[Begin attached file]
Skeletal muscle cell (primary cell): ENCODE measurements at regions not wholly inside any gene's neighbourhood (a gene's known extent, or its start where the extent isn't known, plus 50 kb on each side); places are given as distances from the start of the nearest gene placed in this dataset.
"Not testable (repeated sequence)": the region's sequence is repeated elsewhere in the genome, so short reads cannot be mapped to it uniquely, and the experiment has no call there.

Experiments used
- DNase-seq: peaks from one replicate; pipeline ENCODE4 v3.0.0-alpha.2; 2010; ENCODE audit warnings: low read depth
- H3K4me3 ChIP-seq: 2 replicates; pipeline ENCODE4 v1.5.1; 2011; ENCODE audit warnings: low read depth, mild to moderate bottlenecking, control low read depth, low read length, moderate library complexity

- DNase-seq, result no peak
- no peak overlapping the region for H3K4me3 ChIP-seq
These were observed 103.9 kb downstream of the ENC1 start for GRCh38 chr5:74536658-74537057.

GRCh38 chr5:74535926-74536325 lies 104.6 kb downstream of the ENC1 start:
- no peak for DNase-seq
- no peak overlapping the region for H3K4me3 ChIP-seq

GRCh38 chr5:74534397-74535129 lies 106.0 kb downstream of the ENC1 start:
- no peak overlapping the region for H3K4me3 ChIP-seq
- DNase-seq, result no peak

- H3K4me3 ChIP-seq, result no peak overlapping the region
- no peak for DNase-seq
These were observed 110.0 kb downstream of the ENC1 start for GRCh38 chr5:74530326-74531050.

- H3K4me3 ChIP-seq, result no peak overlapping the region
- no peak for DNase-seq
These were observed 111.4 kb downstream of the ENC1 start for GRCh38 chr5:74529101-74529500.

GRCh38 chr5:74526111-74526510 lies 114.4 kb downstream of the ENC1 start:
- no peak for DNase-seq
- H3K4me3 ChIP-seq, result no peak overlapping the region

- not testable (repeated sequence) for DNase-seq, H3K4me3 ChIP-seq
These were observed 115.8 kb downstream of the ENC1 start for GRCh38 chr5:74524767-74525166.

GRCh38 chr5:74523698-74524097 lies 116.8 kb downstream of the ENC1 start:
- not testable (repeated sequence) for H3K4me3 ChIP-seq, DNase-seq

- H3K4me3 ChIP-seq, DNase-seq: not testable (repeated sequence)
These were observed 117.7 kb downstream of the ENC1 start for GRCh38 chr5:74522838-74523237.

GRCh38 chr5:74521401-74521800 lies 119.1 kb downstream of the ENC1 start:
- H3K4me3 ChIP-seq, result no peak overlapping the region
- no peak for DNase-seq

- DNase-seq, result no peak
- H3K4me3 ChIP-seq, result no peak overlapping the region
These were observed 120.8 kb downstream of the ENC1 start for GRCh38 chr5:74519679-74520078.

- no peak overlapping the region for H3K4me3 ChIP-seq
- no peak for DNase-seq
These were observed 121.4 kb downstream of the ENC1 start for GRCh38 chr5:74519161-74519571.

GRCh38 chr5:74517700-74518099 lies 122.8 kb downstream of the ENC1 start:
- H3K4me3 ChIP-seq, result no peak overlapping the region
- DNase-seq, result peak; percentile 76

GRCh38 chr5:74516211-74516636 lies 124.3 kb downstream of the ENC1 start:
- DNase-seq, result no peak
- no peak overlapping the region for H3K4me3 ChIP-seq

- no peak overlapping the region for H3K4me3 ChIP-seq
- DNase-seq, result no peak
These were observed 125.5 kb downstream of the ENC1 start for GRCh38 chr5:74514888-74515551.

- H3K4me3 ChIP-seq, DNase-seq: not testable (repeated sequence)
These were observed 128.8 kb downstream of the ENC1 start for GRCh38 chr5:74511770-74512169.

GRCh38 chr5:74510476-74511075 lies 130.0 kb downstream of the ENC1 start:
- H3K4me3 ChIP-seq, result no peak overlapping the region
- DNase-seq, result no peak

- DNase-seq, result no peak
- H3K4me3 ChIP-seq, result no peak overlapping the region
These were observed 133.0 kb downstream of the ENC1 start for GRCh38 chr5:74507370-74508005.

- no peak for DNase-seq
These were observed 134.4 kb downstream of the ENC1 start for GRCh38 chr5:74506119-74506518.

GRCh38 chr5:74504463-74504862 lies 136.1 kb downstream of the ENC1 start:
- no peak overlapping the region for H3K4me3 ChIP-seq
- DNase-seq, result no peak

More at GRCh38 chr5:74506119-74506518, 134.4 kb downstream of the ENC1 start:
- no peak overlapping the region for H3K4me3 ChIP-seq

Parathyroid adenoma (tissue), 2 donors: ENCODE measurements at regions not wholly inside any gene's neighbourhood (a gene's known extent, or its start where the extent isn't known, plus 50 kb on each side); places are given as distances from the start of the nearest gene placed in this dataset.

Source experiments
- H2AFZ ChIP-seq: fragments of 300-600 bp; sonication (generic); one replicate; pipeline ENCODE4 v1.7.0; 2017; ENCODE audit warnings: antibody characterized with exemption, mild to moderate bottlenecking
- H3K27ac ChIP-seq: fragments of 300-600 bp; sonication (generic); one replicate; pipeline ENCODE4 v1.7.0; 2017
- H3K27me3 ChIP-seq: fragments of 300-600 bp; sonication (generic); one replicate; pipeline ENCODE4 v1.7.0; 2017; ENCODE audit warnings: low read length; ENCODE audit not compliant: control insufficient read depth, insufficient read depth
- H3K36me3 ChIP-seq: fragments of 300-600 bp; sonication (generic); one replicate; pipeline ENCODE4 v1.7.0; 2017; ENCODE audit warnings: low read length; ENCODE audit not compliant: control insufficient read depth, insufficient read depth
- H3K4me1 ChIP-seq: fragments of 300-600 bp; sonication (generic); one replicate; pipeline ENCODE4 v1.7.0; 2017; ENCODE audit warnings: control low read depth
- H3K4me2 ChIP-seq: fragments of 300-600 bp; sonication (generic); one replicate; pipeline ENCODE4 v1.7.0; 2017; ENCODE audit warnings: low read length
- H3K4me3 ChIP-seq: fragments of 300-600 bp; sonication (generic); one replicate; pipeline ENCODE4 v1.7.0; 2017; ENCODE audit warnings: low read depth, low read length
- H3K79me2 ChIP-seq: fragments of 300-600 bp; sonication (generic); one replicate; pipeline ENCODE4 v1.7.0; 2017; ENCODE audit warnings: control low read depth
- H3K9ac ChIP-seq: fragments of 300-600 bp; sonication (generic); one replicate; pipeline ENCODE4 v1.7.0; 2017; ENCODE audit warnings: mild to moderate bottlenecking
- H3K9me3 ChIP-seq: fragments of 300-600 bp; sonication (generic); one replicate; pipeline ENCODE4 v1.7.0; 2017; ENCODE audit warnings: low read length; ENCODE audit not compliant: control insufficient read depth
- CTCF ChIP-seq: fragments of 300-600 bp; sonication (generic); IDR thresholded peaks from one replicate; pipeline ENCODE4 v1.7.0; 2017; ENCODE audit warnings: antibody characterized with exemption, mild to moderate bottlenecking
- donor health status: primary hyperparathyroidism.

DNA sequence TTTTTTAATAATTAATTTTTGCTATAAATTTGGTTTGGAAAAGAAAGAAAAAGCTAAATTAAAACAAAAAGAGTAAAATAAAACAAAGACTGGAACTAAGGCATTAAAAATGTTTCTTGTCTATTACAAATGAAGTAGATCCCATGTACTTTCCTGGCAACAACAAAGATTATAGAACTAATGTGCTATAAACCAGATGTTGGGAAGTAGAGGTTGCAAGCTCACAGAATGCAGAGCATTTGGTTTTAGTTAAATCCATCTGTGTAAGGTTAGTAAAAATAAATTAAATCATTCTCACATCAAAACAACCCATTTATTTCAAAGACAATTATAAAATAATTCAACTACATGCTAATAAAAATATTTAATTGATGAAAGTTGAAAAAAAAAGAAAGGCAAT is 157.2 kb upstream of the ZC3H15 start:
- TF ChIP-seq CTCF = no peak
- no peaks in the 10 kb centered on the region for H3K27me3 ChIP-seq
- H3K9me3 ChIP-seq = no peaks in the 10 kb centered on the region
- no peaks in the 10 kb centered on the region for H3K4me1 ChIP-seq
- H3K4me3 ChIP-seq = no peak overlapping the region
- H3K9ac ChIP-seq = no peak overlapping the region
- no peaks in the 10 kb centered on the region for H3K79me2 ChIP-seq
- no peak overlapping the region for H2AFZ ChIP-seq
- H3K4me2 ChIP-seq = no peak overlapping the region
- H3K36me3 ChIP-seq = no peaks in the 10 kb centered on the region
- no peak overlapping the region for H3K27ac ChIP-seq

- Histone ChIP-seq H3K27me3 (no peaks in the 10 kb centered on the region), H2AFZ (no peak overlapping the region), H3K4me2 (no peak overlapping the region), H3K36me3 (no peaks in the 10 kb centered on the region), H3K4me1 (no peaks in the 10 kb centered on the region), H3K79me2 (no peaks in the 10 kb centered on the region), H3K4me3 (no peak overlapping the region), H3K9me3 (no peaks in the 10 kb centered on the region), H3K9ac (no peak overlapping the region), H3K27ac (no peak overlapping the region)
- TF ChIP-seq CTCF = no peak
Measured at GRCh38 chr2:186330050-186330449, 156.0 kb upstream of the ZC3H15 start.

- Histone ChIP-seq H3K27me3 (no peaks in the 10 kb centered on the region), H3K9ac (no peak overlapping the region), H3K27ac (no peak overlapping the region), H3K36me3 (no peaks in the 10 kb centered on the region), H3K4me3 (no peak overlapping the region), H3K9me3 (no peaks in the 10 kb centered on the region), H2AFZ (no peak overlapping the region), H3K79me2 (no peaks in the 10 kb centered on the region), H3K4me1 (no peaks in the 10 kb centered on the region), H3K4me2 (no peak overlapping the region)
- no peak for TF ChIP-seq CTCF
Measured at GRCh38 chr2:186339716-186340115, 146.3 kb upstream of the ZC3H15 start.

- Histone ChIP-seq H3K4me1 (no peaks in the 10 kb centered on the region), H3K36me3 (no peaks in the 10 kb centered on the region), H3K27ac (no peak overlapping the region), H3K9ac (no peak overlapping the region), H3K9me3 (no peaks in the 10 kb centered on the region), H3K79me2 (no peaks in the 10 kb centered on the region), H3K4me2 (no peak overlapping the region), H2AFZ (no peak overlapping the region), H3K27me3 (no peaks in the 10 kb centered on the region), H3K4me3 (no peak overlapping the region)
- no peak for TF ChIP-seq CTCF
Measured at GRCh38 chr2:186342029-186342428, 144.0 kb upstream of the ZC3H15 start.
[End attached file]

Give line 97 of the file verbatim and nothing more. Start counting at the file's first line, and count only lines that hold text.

Measured at GRCh38 chr2:186342029-186342428, 144.0 kb upstream of the ZC3H15 start.